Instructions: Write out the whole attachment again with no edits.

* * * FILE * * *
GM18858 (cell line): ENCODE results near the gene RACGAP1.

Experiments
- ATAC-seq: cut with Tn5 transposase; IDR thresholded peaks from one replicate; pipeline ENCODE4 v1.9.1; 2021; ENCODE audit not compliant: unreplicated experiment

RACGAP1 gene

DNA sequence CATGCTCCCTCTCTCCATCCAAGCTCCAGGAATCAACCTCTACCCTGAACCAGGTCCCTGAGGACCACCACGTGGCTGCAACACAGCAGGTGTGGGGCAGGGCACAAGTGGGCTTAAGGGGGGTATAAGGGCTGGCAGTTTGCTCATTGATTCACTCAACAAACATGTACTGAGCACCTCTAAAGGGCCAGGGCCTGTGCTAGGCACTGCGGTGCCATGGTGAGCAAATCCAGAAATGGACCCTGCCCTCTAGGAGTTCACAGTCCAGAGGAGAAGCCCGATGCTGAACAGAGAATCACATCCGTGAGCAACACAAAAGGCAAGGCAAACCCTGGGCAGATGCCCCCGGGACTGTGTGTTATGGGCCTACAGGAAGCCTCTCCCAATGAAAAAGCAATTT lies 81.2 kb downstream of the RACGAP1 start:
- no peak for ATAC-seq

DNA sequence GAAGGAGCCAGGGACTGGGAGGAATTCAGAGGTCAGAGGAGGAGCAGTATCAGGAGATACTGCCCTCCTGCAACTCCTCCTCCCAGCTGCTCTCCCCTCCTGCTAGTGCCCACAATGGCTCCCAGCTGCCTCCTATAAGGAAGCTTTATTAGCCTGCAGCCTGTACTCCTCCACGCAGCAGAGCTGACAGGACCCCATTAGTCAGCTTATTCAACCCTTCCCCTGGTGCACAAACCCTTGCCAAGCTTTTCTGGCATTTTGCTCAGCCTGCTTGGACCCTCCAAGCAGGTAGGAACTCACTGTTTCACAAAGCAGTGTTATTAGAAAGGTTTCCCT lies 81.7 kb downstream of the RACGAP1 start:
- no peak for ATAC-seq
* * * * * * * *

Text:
GM18858 (cell line): ENCODE results near the gene RACGAP1.

Experiments
- ATAC-seq: cut with Tn5 transposase; IDR thresholded peaks from one replicate; pipeline ENCODE4 v1.9.1; 2021; ENCODE audit not compliant: unreplicated experiment

RACGAP1 gene

DNA sequence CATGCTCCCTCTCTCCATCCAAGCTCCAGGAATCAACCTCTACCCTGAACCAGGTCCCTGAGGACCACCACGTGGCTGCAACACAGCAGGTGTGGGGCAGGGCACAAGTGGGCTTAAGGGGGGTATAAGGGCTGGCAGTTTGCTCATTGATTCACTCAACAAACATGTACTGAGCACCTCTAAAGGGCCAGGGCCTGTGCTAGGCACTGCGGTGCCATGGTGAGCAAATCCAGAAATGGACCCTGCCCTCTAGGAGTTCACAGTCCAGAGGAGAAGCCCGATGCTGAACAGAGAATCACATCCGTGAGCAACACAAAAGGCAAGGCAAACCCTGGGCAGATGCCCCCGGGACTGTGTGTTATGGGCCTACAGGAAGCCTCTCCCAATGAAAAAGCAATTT lies 81.2 kb downstream of the RACGAP1 start:
- no peak for ATAC-seq

DNA sequence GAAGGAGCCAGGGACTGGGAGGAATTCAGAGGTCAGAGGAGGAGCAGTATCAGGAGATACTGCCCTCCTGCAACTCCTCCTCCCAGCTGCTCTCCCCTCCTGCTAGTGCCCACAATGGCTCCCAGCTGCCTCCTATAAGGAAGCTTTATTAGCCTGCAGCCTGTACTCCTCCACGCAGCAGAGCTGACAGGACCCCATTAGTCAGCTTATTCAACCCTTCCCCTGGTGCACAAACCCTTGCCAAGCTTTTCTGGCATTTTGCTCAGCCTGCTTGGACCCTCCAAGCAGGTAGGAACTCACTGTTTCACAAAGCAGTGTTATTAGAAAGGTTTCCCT lies 81.7 kb downstream of the RACGAP1 start:
- no peak for ATAC-seq